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The Odyssey

Page: 196

"Son of Atreus," it said, "we used to say that Jove had loved you better from first to last than any other hero, for you were captain over many and brave men, when we were all fighting together before Troy; yet the hand of death, which no mortal can escape, was laid upon you all too early. Better for you had you fallen at Troy in the hey-day of your renown, for the Achaeans would have built a mound over your ashes, and your son would have been heir to your good name, whereas it has now been your lot to come to a most miserable end."

"Happy son of Peleus," answered the ghost of Agamemnon, "for having died at Troy far from Argos, while the bravest of the Trojans and the Achaeans fell round you fighting for your body. There you lay in the whirling clouds of dust, all huge and hugely, heedless now of your chivalry. We fought the whole of the livelong day, nor should we ever have left off if Jove had not sent a hurricane to stay us. Then, when we had borne you to the ships out of the fray, we laid you on your bed and cleansed your fair skin with warm water and with ointments. The Danaans tore their hair and wept bitterly round about you. Your mother, when she heard, came with her immortal nymphs from out of the sea, and the sound of a great wailing went forth over the waters so that the Achaeans quaked for fear. They would have fled panic-stricken to their ships had not wise old Nestor whose counsel was ever truest checked them saying, 'Hold, Argives, fly not sons of the Achaeans, this is his mother coming from the sea with her immortal nymphs to view the body of her son.'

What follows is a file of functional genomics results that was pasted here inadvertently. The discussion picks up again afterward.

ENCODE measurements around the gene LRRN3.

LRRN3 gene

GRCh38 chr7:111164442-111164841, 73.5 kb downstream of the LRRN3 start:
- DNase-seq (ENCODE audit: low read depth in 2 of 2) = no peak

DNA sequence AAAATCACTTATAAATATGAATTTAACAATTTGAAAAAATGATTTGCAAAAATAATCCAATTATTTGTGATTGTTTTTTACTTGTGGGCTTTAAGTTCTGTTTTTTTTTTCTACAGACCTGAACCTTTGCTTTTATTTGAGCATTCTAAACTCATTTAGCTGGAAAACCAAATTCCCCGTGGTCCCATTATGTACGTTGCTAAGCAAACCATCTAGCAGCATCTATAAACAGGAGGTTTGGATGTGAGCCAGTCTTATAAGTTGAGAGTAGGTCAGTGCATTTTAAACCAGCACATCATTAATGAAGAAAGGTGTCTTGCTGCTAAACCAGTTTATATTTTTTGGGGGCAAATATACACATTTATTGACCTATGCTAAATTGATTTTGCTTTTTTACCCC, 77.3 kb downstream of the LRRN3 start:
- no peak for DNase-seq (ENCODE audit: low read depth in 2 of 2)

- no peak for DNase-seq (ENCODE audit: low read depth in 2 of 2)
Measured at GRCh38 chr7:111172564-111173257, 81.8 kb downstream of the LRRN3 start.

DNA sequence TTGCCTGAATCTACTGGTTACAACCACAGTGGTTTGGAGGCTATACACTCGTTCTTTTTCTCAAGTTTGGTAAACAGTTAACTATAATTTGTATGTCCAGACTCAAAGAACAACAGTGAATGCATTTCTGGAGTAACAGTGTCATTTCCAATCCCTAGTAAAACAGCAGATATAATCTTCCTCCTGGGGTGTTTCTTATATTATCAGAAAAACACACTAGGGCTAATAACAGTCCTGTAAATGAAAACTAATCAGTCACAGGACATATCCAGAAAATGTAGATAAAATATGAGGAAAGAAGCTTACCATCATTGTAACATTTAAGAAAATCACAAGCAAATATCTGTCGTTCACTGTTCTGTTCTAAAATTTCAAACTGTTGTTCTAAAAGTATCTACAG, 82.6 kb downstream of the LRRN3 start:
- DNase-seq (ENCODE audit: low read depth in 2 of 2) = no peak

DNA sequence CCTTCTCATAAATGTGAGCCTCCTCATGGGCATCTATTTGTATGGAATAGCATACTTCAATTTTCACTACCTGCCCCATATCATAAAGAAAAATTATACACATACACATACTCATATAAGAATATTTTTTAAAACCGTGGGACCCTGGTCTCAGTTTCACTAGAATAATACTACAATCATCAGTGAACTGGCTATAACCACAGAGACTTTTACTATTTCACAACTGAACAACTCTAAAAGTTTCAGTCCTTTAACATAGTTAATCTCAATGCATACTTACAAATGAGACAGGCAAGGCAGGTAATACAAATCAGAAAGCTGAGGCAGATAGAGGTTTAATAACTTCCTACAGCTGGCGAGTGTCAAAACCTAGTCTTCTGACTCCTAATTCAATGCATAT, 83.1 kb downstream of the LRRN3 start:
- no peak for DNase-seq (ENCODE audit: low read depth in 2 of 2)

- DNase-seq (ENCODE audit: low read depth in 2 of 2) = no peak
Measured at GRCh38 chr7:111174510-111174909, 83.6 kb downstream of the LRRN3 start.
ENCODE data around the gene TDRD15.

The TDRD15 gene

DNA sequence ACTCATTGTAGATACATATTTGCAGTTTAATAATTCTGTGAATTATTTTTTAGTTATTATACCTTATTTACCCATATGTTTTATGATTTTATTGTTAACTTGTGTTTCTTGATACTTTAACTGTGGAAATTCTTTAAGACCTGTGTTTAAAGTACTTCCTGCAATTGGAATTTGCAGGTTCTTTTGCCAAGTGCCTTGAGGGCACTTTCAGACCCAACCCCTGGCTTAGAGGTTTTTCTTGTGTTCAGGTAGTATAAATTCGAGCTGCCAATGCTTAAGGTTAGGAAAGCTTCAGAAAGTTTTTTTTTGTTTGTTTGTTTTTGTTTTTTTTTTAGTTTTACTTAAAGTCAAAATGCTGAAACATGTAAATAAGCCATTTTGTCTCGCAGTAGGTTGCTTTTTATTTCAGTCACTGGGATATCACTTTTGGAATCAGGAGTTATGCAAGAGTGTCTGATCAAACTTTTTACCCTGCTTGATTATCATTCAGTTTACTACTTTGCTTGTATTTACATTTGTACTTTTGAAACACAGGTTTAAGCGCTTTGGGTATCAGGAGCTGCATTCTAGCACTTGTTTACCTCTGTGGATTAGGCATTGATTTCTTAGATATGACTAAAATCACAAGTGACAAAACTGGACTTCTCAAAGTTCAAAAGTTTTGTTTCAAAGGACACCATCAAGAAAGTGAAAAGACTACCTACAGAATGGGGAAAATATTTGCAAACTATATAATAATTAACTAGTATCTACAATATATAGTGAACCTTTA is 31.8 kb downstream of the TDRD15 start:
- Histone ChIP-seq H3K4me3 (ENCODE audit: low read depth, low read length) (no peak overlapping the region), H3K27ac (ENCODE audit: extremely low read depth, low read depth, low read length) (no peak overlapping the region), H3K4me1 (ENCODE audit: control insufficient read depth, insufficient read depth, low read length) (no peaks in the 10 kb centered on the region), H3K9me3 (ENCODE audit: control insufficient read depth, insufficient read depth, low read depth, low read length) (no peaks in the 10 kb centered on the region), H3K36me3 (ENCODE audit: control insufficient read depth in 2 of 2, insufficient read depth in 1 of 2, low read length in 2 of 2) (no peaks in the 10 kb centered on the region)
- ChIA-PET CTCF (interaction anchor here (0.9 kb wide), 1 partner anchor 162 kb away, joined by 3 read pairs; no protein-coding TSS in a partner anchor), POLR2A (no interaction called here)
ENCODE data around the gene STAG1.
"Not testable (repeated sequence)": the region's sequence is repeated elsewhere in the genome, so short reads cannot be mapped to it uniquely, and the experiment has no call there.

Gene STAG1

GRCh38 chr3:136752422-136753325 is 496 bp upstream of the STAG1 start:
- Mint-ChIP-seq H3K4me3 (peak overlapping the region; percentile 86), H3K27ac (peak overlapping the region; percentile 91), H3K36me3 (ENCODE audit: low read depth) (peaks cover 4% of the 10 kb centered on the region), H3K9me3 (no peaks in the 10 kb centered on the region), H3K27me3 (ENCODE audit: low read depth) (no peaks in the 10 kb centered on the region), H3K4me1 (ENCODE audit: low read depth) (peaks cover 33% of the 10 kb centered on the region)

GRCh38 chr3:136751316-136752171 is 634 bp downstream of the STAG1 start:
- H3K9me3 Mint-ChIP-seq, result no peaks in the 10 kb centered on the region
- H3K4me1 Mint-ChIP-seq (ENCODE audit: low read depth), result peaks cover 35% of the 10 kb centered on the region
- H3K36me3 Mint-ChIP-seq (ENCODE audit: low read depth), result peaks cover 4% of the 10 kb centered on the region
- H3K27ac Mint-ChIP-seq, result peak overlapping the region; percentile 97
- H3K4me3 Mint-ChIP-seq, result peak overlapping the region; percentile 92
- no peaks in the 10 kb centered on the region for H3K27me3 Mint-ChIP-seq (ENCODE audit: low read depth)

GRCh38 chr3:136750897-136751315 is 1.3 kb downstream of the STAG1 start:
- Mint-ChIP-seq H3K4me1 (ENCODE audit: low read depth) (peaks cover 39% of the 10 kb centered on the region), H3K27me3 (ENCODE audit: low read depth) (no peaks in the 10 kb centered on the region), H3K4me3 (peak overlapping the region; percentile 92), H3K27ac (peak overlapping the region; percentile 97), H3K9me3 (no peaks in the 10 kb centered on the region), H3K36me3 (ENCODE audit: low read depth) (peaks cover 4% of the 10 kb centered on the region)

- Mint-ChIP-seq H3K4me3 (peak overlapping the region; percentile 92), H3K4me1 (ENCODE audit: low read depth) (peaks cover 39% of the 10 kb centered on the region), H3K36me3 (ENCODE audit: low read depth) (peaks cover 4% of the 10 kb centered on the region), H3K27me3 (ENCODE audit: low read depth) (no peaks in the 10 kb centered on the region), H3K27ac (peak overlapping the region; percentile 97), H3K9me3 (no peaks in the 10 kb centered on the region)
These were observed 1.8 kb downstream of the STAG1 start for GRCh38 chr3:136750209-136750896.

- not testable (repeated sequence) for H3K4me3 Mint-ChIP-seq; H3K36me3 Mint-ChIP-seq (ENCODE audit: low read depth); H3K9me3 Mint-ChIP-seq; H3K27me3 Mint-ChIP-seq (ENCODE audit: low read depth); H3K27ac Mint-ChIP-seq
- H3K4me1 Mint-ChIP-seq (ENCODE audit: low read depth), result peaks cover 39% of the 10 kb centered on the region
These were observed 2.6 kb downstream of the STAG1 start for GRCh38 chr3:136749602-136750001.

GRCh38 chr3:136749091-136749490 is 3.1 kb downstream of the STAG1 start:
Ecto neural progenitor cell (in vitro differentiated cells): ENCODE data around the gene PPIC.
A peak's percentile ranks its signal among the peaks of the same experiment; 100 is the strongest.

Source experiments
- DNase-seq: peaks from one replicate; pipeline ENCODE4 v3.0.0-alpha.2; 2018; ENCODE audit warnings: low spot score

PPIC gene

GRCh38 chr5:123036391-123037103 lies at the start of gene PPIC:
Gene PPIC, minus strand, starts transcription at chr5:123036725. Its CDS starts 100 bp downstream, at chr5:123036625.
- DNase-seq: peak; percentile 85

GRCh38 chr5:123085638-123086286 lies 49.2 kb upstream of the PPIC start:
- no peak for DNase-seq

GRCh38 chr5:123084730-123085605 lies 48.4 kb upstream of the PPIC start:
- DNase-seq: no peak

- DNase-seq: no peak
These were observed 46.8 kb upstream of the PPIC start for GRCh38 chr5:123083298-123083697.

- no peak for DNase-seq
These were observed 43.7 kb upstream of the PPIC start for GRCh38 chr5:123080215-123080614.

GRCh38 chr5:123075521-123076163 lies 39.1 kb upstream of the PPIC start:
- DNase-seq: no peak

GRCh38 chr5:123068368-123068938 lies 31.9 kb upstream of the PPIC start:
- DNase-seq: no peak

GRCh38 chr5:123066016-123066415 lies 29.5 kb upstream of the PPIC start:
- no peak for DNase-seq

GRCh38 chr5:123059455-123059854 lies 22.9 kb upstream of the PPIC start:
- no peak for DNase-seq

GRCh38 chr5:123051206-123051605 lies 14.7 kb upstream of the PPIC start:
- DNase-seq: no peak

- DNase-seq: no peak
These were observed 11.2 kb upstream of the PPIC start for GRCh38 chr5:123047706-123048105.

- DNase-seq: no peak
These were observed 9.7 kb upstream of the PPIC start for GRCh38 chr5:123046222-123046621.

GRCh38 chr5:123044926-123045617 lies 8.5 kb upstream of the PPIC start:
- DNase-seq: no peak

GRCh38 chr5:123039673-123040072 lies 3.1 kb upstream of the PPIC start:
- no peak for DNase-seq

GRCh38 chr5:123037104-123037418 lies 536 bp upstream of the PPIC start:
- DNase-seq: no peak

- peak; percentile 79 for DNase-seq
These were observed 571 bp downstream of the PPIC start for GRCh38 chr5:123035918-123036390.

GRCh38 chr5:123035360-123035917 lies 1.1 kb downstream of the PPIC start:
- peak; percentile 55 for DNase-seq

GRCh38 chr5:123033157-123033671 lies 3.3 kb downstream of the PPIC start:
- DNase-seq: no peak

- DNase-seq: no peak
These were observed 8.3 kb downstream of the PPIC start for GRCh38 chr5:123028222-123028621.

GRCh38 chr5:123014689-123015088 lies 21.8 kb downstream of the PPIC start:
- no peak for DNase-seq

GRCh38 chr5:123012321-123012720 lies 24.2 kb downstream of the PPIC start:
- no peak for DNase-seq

"Thus he spoke, and the Achaeans feared no more. The daughters of the old man of the sea stood round you weeping bitterly, and clothed you in immortal raiment. The nine muses also came and lifted up their sweet voices in lament—calling and answering one another; there was not an Argive but wept for pity of the dirge they chaunted. Days and nights seven and ten we mourned you, mortals and immortals, but on the eighteenth day we gave you to the flames, and many a fat sheep with many an ox did we slay in sacrifice around you. You were burnt in raiment of the gods, with rich resins and with honey, while heroes, horse and foot, clashed their armour round the pile as you were burning, with the tramp as of a great multitude. But when the flames of heaven had done their work, we gathered your white bones at daybreak and laid them in ointments and in pure wine. Your mother brought us a golden vase to hold them—gift of Bacchus, and work of Vulcan himself; in this we mingled your bleached bones with those of Patroclus who had gone before you, and separate we enclosed also those of Antilochus, who had been closer to you than any other of your comrades now that Patroclus was no more.


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